Gillette responds to the backlash against its woke viral ad

By Joe Berkowitz

Gillette’s new ad urging men to be “the best a man can be” immediately succeeded in justifying its own existence.



If so many prominent adult men could be so triggered by the very suggestion that their gender might want to shave off some less desirable traits, well, obviously there’s some room for improvement.

Just a couple days (and over 13 million views) after the ad’s debut, Gillette has been accused of everything from perpetuating a war against men to donning a cloak of wokeness in order to cash in on the progressive air of our current cultural climate. However, just because the ad has provoked a divisive reaction doesn’t mean it was designed merely to generate brand awareness through chaos.

“We weren’t trying to court controversy,” says Gillette brand director Pankaj Bhalla. “We were just trying to upgrade the selling line that we’ve held for 30 years–the Best a Man Can Get–and make it relevant. I don’t think our intention was to have controversy just for the sake of controversy.”

The idea of giving more meaning, depth, and accountability to Gillette’s decades-old slogan led the brand to create a series of ads exemplifying what it’s dubbed “bestness” from every conceivable angle. There’s the NFL spot with Shaquem Griffin, exploring how the one-handed Seahawks linebacker has achieved bestness against adversity, and there’s the YouTube ad for Gillette’s Treo razor, which showcases a middle-aged man taking care of his father (partly by shaving him). In the coming weeks, these ads will be joined by a new installment revealing what firefighters have to do to save lives.

But the centerpiece of the whole campaign thus far is the “Best a Man Can Be” ad.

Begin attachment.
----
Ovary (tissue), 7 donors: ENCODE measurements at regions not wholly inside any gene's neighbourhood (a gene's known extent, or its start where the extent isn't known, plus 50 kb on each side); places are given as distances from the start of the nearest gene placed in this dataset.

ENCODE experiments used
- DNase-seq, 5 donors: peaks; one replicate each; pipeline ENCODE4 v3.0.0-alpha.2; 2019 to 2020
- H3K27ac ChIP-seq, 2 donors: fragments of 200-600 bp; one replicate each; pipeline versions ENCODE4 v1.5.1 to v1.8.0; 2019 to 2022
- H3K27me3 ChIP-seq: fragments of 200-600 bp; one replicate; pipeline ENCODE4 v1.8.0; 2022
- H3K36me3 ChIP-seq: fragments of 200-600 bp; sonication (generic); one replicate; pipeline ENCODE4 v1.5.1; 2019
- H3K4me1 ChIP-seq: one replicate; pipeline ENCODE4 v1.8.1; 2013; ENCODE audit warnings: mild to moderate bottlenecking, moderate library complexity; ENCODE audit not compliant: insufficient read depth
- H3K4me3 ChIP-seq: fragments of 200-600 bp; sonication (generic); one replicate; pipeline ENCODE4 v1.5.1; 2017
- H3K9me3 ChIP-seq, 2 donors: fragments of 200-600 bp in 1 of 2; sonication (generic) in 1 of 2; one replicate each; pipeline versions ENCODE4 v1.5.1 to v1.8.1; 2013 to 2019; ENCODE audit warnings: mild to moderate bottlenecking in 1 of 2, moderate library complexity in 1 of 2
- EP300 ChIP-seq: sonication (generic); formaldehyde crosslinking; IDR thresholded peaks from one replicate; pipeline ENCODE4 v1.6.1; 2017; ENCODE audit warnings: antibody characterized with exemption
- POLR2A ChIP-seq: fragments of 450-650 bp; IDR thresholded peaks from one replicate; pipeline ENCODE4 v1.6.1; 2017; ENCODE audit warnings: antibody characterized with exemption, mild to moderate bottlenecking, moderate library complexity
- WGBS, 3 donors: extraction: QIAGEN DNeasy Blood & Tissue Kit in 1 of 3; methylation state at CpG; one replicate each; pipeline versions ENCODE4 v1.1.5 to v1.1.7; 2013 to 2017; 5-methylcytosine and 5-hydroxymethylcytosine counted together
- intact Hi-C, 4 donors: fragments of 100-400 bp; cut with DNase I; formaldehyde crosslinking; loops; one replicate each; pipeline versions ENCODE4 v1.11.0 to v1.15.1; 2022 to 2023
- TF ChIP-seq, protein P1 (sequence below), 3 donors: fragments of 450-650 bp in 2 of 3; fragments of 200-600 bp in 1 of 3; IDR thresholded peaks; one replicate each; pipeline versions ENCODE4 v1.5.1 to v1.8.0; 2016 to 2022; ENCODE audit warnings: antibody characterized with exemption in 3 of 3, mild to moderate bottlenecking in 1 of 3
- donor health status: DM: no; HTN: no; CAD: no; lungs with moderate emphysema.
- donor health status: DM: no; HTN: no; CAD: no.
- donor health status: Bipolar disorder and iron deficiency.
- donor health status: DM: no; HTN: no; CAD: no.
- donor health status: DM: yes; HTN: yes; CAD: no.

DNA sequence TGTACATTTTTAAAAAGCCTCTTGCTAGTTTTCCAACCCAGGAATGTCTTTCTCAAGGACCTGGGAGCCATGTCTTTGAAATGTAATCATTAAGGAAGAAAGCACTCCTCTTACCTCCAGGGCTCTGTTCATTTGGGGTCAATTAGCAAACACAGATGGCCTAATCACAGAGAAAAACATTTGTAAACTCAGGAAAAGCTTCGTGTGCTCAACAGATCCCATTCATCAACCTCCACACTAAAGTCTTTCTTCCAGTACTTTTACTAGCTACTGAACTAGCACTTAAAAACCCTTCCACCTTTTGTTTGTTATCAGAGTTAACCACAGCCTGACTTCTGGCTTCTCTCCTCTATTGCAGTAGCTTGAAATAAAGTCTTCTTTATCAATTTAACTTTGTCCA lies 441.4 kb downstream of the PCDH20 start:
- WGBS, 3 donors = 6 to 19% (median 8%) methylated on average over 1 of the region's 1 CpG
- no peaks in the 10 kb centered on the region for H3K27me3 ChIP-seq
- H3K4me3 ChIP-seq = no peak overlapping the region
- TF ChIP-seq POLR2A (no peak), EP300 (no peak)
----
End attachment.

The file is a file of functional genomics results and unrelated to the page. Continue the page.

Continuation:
As Bhalla explains it, this ad is directed toward good guys wondering what they can do to be great guys. The answer provided involves standing up to bullies, not allowing physical violence, and respecting women through gender equality–and more importantly, role modeling this behavior for the next generation of men. (Literally putting money where its mouth is, the brand has pledged a million dollars a year in donations to youth organizations like The Boys and Girls Club of America.)

According to Fast Company’s consultation with social media analytics provider Social Sprout, the online response to the ad has been mostly positive. Between January 14 and 16, 63% of the 645,000 tweets about @Gillette have been positive, and 94% of the 246,000 tweets hashtagged #TheBestMenCanBe have been positive.

Of course, the ad also made some men feel attacked. (To be fair, it takes very little for them to feel that way.) For the most part, these men are responding to the perceived assault in the usual manner: with threats of a boycott and the prospect of razor-clogged toilets. In the dingier corners of the internet, though, the opposition has resorted to doxxing the ad’s director, a woman. The ramifications of this response are not lost on Gillette. The brand remains resolute behind its intentions, though, even in the face of outrage and outrageous overreaction.

“I wouldn’t say any of the response is not expected. Masculinity is a complex and layered topic, so we definitely expected debate and conversations,” Bhalla says. “I want to be respectful to the folks who didn’t necessarily like the ad and had a point of view on it–they are absolutely entitled to it. But the ad is not about all men being bad. It’s the exact opposite of that. There’s a part where we say, ‘We believe in the best in all men.’ It’s literally right there in the ad! The intention is to say, ‘All of you guys are great; how about you be an even better role model for your kids?’ That’s it. That’s the ad.”

Bhalla and Gillette’s explanation of the thinking behind the ad seems plausible enough, but there is one alternative theory that places the ad in a larger context, and it’s a theory that’s worth exploring.

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